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Security Notes: Manage Your Passwords With 1Passwd

In our ongoing look at password security, this week we take a look at an application for Macs.

Networking Notes

Last week, I wrote about Password Composer, a handy tool for creating a kind of do-it-yourself single sign-on for Web sites.

To recap: Password Composer uses a strong root or master password in combination with the domain name of the site you're logging into and produces a password unique to that site using encryption techniques that make it impossible to discern your master password. A simple bookmarklet or Greasemonkey script can recall the unique password using the original master password. Using Password Composer, users get both the security of multiple, strong passwords for all their Web identities, and the convenience of remembering just one password.

What's That Term?
Not sure what a particular term means? Check out the searchable PracticallyNetworked Glossary.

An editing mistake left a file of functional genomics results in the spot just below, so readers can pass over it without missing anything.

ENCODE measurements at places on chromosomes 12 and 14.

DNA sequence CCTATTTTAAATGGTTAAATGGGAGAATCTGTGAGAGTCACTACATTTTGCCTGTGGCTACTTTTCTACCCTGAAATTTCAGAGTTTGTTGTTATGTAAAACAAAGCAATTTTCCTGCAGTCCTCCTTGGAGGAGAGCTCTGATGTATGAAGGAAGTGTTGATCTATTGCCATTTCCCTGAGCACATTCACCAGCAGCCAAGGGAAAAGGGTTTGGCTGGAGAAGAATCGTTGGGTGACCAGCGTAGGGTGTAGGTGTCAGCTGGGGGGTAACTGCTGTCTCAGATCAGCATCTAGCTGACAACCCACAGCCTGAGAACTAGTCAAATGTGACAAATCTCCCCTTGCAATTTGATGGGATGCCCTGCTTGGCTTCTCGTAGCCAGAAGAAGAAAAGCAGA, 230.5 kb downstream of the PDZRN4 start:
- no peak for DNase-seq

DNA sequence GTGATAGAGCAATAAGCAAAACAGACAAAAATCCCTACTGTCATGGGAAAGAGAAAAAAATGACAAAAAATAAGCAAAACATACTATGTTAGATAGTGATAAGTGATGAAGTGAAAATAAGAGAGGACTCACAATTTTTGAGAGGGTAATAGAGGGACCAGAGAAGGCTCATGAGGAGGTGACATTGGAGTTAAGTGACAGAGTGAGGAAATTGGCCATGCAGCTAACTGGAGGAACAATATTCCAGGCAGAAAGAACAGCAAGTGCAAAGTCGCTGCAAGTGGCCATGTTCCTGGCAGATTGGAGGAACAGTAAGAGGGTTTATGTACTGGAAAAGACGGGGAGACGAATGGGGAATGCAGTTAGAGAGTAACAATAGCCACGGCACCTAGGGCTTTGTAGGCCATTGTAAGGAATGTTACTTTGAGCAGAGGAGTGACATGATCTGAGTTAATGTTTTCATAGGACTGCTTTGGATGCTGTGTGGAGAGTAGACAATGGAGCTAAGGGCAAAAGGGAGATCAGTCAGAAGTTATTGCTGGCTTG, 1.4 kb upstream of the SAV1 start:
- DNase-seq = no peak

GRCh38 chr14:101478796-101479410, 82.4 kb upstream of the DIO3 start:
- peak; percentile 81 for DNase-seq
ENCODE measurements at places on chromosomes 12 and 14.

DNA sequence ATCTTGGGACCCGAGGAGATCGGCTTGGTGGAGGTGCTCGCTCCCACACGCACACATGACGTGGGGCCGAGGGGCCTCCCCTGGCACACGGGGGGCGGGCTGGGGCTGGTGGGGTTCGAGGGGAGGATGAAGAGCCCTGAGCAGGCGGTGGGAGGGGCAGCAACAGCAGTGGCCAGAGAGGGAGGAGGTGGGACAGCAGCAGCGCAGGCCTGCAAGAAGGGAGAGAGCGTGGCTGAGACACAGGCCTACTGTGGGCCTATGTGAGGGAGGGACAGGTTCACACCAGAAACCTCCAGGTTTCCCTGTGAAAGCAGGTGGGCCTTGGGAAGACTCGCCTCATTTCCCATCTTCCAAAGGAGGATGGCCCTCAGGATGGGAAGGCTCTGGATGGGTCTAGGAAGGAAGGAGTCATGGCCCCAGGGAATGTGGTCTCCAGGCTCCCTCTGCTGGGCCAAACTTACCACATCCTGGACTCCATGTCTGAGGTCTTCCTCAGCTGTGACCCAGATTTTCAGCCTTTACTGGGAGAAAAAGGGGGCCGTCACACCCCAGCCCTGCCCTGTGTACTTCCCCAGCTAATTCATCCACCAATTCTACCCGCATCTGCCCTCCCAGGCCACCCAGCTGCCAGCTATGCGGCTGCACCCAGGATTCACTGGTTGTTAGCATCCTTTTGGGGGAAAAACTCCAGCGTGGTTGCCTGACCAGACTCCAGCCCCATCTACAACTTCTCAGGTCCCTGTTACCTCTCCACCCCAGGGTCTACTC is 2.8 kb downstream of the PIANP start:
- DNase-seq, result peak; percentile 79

This week, we'll take a look at an application for Macs: 1Passwd from Agile Web Solutions takes a different approach to the same problem password proliferation poses, and leverages some key pieces of Mac technology to do its work.

One solution people use to get around the problems caused by having too many passwords involves taking advantage of a common feature in browsers: remembering passwords for later.

That feature is implemented at varying levels of security: Some implementations simply save the password and username combination, others (like Firefox) offer the opportunity to lock the user's list of passwords and usernames behind a master password.

There are a few problems with this approach:

  1. Some implementations are very insecure. They rely on the user always having control of the computer the passwords are being stored on.

  2. Users who have more than one browser can never be sure that the browser they're currently using has all their passwords and usernames.

  3. Users who work on multiple computers can't take their passwords with them from machine to machine.